UC study group to evaluate diversity-related issues systemwide

The status of UC efforts to support diversity and foster a climate of inclusiveness will be the focus of a study group appointed this week by the UC Board of Regents. Gerald Parsky, who heads the board, and UC Provost and Executive Vice President Rory Hume will co-chair the Study Group on University Diversity; they have appointed 18 members, the university announced Tuesday. Members of the group include, among others, four UC chancellors (Berkeley's Robert Birgeneau, Riverside's France Cordova, Santa Barbara's Henry Yang, and George Blumenthal, acting chancellor, Santa Cruz); faculty representatives John Oakley and Michael Brown; and five regents (Joanne Kozberg, Eddie Island, Maria Ledesma, John Moores, and Frederick Ruiz).

Retired Berkeley prof named interim head of UC Merced

The UC Board of Regents, at its Sept. 21 meeting, confirmed the appointment of Roderic Park as acting chancellor of UC Merced. A veteran academic administrator who served as vice chancellor at Berkeley, interim chancellor of the University of Colorado at Boulder, and senior associate to the chancellor at UC Merced, Park will assume on an interim basis the responsibilities of former Chancellor Carol Tomlinson-Keasey, who stepped down to return to scholarship and teaching. A national search for her permanent successor is underway.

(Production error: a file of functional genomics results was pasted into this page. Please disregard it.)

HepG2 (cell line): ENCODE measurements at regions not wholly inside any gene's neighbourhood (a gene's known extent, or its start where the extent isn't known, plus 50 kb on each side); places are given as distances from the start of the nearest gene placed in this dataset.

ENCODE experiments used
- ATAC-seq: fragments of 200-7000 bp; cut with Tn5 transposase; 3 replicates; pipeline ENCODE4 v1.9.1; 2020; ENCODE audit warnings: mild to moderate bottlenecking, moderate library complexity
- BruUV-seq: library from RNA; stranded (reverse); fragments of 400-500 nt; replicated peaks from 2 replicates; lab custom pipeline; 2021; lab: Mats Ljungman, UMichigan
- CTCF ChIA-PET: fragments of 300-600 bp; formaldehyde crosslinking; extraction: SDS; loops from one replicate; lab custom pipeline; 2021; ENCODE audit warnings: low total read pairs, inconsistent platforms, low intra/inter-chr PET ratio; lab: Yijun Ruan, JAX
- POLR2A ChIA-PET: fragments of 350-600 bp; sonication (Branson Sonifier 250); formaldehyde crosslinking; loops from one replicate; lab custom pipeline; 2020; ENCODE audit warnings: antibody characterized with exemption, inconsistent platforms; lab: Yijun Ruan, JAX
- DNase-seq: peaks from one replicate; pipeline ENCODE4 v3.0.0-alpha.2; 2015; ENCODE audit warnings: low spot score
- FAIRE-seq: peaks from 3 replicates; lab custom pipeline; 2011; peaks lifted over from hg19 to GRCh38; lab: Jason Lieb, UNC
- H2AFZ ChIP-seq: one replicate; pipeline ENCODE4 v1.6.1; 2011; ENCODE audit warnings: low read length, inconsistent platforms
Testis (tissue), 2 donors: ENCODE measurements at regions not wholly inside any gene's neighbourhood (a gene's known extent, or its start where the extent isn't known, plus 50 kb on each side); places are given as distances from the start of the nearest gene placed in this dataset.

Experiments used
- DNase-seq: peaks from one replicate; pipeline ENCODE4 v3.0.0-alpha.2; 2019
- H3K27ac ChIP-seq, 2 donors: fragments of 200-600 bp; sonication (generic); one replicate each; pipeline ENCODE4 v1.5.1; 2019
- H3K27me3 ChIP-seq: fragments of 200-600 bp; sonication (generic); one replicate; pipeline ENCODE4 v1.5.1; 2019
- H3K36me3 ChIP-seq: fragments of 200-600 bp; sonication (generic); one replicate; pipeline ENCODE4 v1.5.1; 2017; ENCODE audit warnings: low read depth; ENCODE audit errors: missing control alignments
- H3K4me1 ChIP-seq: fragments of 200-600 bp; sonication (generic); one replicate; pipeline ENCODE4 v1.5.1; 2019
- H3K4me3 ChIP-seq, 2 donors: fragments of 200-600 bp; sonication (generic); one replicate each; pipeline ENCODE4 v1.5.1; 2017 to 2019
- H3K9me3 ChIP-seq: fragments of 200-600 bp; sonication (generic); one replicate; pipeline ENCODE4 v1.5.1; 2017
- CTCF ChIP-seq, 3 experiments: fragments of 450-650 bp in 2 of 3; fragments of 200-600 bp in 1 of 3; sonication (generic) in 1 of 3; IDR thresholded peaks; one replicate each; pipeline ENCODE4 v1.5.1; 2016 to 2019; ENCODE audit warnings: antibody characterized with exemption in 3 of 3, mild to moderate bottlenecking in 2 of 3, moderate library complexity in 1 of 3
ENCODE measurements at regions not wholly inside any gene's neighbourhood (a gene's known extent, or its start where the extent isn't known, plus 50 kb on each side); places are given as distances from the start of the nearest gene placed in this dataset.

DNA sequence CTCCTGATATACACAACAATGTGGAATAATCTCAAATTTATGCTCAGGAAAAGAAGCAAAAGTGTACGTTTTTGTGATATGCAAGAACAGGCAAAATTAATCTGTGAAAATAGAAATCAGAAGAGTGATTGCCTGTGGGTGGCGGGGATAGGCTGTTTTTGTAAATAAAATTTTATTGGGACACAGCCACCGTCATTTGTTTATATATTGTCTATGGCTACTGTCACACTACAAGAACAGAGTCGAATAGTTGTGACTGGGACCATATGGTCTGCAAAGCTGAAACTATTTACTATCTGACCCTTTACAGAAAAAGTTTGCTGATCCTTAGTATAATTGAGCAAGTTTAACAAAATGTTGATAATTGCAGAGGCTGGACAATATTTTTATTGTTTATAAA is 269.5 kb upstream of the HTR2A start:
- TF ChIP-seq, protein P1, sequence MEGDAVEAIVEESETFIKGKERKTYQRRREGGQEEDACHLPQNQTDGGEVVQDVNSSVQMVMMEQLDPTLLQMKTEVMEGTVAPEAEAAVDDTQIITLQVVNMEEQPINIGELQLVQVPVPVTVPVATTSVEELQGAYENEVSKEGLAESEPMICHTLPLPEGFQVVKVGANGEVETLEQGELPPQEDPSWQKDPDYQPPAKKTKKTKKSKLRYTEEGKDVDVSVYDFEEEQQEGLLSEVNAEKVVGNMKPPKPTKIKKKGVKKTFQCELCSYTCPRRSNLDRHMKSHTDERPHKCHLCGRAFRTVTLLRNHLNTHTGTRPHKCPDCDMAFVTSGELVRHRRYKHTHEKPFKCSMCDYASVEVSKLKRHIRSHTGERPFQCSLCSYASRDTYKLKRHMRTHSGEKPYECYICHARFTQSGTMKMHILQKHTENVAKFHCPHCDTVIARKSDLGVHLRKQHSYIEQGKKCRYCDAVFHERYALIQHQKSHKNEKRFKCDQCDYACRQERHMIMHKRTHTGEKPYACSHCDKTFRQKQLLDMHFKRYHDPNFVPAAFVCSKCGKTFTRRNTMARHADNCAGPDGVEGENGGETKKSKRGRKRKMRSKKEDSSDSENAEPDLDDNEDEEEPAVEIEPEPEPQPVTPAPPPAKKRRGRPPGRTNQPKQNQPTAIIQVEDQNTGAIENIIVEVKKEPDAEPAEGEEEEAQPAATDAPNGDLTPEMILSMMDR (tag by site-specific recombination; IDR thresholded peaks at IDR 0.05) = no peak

Park, 74, is professor emeritus of plant biology at Berkeley, where he also served as provost and dean of the College of Letters and Science (1972 to 1980) and vice chancellor (1980 to 1990). He currently operates a vineyard in Sonoma County and continues research in plant physiology and molecular biology. Park will serve as acting chancellor at 80 percent time, receiving 80 percent of a $250,000 annual salary, or $200,000 per year. His current UC pension will be suspended during the time he serves as acting chancellor.

For the record . . .

A pair of factual errors appeared in the obituary of history professor Frederic Wakeman published in last week's issue. The affiliation of a Wakeman colleague was incorrectly stated: Joseph Esherick is a professor of history at UC San Diego. In addition, the name of Wakeman's sister is Sue Farquhar, not Susan.

The headline we concocted to accompany last week's photo-feature about Jean Fichtenkort, props manager for the Department of Theatre, Dance, and Performance Studies, proved confusing to some readers. The headline, "Materiel girl, materiel world," crafted to draw attention to the vast and remarkable inventory of props at Fichtenkort's disposal, employed the word materiel in its non-military sense: "the aggregate of things used or needed in any business, undertaking, or operation." We thought it was pretty clever, but our e-mailers appear not to agree: one called our spelling of the adjective material "totally wrong." In our considered opinion it was, like, so totally not wrong! But, like, whatever.